Other times though not letting the sun go down on your anger means taking space in the heat of the argument. Instead of further escalation, we recognize that we cannot resolve the issue in our current situation. Both people realize that they need time to calm down and then continue the discussion on a resolution.

The wisdom of this verse requires us recognizing our pattern of anger. Christ’s grace helps us not give into our adverse reactions and passive aggressiveness. On the contrary, knowing the truth about ourselves especially what jolts us halts us from making poor decisions. We can ask Christ and trusted friends to help see the situation clearly as opposed to being swayed by our emotions.

What anger has festered in your life? How has Christ challenged you not to let the sun go down on your anger? You may want to take the time to read and reflect on Ephesians 4:25-26.

Photo credit by Kasper Bertelsen.

Reads of the Week | 01/16/2016


Start your weekend with these five articles in the Reads of the Week.

My Real Life Hosea Story by Craig Keener

Keener shares the compelling story of his divorce. His experience gave him insight into the prophet of Hosea and God’s love for us.

Biblical Hospitality: What Happened When Our Christian Family Stopped Inviting Our Church Friends to Dinner by Sara Barton

Here’s just a little of a phenomenal reflection from Barton:

It’s like God wants us to follow all these breadcrumbs strewn throughout the Hebrew and Christian scriptures.

From manna in the wilderness to the last supper, we’re supposed understand God’s kind of table. Breaking bread, sharing life, building community across the boundaries humans erect, is a non-negotiable for God’s people.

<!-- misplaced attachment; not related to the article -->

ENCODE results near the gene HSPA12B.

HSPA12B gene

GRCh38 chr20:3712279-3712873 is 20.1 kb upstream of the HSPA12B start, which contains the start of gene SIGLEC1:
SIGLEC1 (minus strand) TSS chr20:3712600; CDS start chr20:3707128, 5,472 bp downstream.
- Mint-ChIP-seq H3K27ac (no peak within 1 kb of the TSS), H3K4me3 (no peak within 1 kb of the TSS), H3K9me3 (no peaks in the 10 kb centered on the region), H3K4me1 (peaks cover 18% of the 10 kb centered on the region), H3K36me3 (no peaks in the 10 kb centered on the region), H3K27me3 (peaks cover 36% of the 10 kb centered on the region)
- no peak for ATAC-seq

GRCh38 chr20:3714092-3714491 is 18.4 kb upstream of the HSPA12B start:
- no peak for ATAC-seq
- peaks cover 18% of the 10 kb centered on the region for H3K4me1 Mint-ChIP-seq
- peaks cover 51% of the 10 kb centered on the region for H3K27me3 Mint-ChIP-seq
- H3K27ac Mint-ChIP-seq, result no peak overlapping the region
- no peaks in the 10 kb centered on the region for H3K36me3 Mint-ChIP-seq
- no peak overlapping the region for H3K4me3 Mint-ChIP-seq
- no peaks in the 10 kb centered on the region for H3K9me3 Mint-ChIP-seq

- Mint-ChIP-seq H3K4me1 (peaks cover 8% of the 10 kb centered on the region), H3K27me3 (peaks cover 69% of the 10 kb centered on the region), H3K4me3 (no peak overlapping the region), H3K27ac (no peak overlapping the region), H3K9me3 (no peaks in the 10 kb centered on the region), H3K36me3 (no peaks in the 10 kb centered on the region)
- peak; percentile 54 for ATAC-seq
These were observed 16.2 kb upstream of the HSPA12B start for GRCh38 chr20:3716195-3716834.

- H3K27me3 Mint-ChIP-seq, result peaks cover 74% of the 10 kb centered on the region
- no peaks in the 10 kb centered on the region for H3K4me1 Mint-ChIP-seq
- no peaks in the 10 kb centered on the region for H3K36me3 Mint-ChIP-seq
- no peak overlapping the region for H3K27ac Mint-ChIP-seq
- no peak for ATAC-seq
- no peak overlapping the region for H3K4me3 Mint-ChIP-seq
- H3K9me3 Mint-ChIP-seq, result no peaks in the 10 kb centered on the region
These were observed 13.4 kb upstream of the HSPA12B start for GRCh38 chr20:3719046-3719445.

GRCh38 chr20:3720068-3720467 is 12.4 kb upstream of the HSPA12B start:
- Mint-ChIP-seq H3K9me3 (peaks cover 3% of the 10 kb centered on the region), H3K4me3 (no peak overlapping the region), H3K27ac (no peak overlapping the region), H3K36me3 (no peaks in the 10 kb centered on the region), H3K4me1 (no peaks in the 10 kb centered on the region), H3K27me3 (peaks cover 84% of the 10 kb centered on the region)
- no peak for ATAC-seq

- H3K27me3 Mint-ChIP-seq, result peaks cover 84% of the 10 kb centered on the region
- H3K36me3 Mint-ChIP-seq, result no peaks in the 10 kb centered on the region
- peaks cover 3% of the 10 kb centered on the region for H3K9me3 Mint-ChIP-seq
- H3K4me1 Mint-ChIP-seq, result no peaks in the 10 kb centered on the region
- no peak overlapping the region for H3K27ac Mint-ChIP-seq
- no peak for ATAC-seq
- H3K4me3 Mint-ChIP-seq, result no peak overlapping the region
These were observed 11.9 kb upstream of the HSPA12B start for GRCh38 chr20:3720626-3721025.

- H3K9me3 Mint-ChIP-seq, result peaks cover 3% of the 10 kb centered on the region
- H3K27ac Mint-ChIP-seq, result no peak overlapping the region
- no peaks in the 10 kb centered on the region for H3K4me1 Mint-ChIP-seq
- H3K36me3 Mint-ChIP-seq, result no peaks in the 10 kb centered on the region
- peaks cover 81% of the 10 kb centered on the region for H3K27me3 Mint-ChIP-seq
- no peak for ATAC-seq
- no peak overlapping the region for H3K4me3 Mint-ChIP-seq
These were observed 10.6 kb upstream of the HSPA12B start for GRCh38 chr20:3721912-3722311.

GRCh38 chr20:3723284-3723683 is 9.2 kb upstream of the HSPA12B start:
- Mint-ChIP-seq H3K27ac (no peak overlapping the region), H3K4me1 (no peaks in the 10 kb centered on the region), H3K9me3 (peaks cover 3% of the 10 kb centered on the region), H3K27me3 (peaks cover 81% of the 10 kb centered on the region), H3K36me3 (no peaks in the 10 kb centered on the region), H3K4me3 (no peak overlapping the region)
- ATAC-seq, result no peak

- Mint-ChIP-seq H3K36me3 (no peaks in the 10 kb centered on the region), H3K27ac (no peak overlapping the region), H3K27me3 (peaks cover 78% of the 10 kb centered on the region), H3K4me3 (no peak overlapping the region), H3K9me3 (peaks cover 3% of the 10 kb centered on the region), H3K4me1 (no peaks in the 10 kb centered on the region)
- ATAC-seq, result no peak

Going Into the Dark Places of the Soul by Seth Haines

Haine’s article comes from an excerpt of his book Coming Clean. He steps into the darkness of our souls and pointing us to God at work.

Actor and Activist Tim Robbins on the Life-Changing Power of Empathy by David Zax

David Zax of Fast Company interviews Tim Robbins about his new movie, A Perfect Day. The film follows aid workers in the Balkans in 1995.

The Most-Edited Wikipedia Pages Over The Last 15 Years by Andrew Flowers and Carl Bialik

Wikipedia turns 15 today. Check out the most edited pages on this article.

What were your reads of the week? Share the links in the comment section below.

Photo credit by Aleksi Tappura.


A friend provided a powerful observation. He said, “I realized I was not (Insert the name of a famous leader).” On the surface, a comment like that can sound disappointing. If you heard him say it, you could sense his freedom. That comment relieves unrealistic expectations.


Comparison defeats us before we start. It causes us to procrastinate because we never add up to others. It can cause us to wallow in our self-critique. Consider these statements we say to ourselves:
I’ll never change the world like that person.
That mom has it all together, and I can barely keep up with my kids.
Their marriage is so in sync while my spouse and I nitpick.
They influence way more people than I ever could.
It comes so easy to them.
I’ll never be as talented or skilled as that person.

Worst of all, comparison blinds us to the grace of Christ. God created you with gifts. The Greek word for gifts in the New Testament is charismata (I Peter 4:7), literally meaning “grace-gift.” Why does that matter? Every ability, talent, and resource we have results from Christ’s work in us.

The Gospel frees us from the lies of comparison. Our worth shifts with our evaluation with others. When we recognize Christ’s grace, we can begin to realize His unconditional love for us and others. No longer do we have to feel the trap of adding up. We can accept who Christ has made us to be. This acceptance allows see the opportunities in front of us to serve and love others.

How do we being to move past comparison? I think it starts with the statement my friend made. Fill in this blank:

I realize I am not (Insert Person’s Name You Compare Yourself).